The White Helmets

500 Days Of Film Reviews Documentary, The White Helmets

Amid the daily devastation of airstrikes on civilian targets in Syria, a group of brave and resilient first responders called The White Helmets risk their lives to rescue victims from the rubble.  

Is It Any Good?

I admit to steeling myself before watching Orlando von Einsidel’s Oscar winning documentary short, The White Helmets. I braced myself for the inevitable tough and upsetting scenes during this film about a group of first responders in Syria. 

 

However, while the film does feature many shocking and devastating moments, this inspirational human story - about real life heroes who choose to save lives rather than take them - is one of hope. Remarkable, unbelievable, incredible hope.

 

Formed in 2013, The White Helmets (also known as The Syria Civil Defense) is a non-profit organisation of approximately 2,900 civilian volunteers working in 120 centers across much of the country.

 

The documentary introduces us to some of the group’s members - giving us a glimpse of their day to day lives via the powerful footage shot by young Syrian filmmaker, Khaled Khateeb.

 

These men are also interviewed on camera - telling their own, personal stories and explaining why they feel it is their duty to run towards the bombs instead of away from them. 

 

 

 

The documentary also shows how the White Helmets prepare for their missions. Comprising bakers, tailors and builders, none of the group’s members are experienced first responders. As a result, many visit a training camp in Turkey to learn key rescue skills.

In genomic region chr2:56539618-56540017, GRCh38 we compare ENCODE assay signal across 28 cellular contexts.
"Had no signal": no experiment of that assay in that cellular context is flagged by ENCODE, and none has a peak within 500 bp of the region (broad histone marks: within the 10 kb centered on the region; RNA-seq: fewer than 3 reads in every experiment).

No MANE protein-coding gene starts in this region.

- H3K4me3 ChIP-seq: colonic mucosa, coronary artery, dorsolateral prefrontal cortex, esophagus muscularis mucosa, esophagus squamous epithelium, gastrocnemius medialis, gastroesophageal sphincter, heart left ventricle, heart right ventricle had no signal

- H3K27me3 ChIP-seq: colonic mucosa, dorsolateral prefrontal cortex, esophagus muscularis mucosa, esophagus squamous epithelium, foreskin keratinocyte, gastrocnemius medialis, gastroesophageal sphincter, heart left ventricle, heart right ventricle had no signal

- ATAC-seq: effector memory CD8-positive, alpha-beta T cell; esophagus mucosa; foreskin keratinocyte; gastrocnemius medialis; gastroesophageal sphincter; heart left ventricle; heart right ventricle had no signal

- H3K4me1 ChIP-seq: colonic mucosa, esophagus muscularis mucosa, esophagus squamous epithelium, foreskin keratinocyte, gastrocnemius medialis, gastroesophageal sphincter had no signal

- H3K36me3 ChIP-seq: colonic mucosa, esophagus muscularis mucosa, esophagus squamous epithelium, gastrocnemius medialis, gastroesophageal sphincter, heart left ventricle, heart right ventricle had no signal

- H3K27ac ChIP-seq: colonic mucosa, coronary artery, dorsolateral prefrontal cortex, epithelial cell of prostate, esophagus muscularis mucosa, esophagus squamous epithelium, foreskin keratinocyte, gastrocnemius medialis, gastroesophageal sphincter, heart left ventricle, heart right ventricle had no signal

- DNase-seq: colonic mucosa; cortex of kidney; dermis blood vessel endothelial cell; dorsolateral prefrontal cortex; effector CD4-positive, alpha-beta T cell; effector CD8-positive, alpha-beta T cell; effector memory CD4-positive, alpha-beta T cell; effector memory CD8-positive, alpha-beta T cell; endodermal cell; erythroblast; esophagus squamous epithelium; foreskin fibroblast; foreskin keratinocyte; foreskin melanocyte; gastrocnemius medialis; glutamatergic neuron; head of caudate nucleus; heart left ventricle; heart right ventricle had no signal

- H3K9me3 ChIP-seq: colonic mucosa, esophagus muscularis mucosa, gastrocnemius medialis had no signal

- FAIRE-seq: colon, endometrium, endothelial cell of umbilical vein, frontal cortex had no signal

At the end of a tough day of training, they seek a WiFi signal to receive news from home. Tragically, the news is seldom good. Why then, as things go from bad to worse in Syria, do they continue? 

 

Perhaps the answer can be found in The White Helmets moto: to save one life is to save all of humanity. Perhaps the answer can be found in Mohmoud the “miracle baby” who, at only a few weeks old, was pulled by the White Helmets from the rubble of a bombed building and who, now aged two, we meet in the documentary during a deeply moving reunion. 

 

Whatever the reason for their exceptional bravery, many civilians in Syria would not be alive today if it wasn’t for their rescue work. Since 2013, while more than 130 White Helmets have been killed, they have saved over 58,000 lives. 

 

Random Observations

Have you seen The White Helmets? 

 

If you have, what did you think about this documentary? Do let me know in the comments section below.

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